George Allen Wrenn was born on July 2, 1926 to Louis and Gertrude Parker Wrenn in his childhood home in College Hill. Louis was a letter carrier for the US Postal Service and Gertrude was a housewife. Louis and Gertrude had nine children, eight boys and one girl: Charles, Robert, John, Elsie, Donald, Richard, Cornelius and Gerald. Louis Wrenn built his home next door to the family homestead on St. Elmo in College Hill in the mid 1920’s. The homestead, built by John W. Wrenn, Sr. in the late 1890’s or early 1900’s, remains occupied by Wrenn descendants.
As a child, George enjoying going to the movies in the West End and Walnut Hills and playing basketball at the 9th Street YMCA. The Wrenn’s were members of Union Baptist Church for several generations. When the family attended church services, they took up an entire pew! Only five of the nine children survived to graduate high school. What many people do not know is that as a teenager, George and brother Donald (Hank), witnessed the death of their father and two younger brothers, Richard and Cornelius (Connie) in an accidental drowning on the Miami River near Middletown. We believe this was the genesis of George’s passion to be a guardian of the needs of children whether his own biological children or community children.
He attended College Hill Elementary School and graduated from Hughes High School in 1944. George attended technical school in Chicago where he became fascinated with a new technology – television. Drafted by the US Army, George deployed to Saipan during World War II. The Wrenn family had three brothers serving in World War II: Robert, Donald and George. Robert was part of the Tuskegee Airmen unit, flying reconnaissance missions.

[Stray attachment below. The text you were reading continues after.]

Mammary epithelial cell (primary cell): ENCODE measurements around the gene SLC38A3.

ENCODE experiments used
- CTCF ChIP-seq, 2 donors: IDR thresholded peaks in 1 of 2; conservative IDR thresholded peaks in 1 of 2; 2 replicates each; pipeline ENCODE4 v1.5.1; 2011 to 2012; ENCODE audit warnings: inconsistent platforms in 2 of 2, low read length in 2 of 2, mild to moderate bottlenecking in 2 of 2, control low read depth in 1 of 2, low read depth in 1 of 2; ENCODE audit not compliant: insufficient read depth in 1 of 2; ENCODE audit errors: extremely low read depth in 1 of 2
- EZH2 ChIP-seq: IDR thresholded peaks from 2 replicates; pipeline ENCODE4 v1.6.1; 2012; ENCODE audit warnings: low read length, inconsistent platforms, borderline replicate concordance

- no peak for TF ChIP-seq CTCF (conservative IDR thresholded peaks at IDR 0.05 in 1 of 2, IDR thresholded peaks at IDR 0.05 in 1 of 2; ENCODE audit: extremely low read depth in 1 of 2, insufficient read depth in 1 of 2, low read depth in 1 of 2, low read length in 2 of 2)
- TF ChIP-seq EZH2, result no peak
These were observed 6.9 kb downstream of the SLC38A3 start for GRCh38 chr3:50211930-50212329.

After the war, George became the third generation of the Wrenn family employed by the Post Office. Unlike his father and grandfather, George was never a letter carrier. He rose through the ranks over 36 years from postal clerk to Postmaster first in Forest Park and then in Monroe, Ohio. In 1950, he married Marion Gibson, a nurse, at Cincinnati’s Zion Baptist Church in a grand wedding. Three children were born of their union: Rhonda, Kimberly and George, Jr.
George dedicated his life to his family and his community. He was active in many civic and community organizations and often participated in leadership roles. He treasured his masonic brothers and was a former member of Pride of the Valley Masonic Lodge, # 95. He was a member of the Hollydale Civic Association, who helped to create the park with playground, numerous community cookouts and even a Fourth of July Hollydale parade. The Wrenn home was open to neighborhood children and many still refer to him as a second father.
Appointed to the Princeton City School District Board of Education in 1969, George was the first person of color to serve in this capacity. It was a time of social unrest, political controversy, the Vietnam War and rapid growth of the Princeton School District, making it a tumultuous period. George served as both Vice President and President during his tenure. However, involvement with Princeton Schools did not stop there. Upon retiring from the Post Office, he, and retired Glendale Police Chief Walter “Tut” Lindner became Princeton couriers collecting mail and cash to deposit from each Princeton school on a daily basis. George served on the Princeton Scholarship Committee (now the Princeton Scholarship Fund), played in the Princeton Golf League.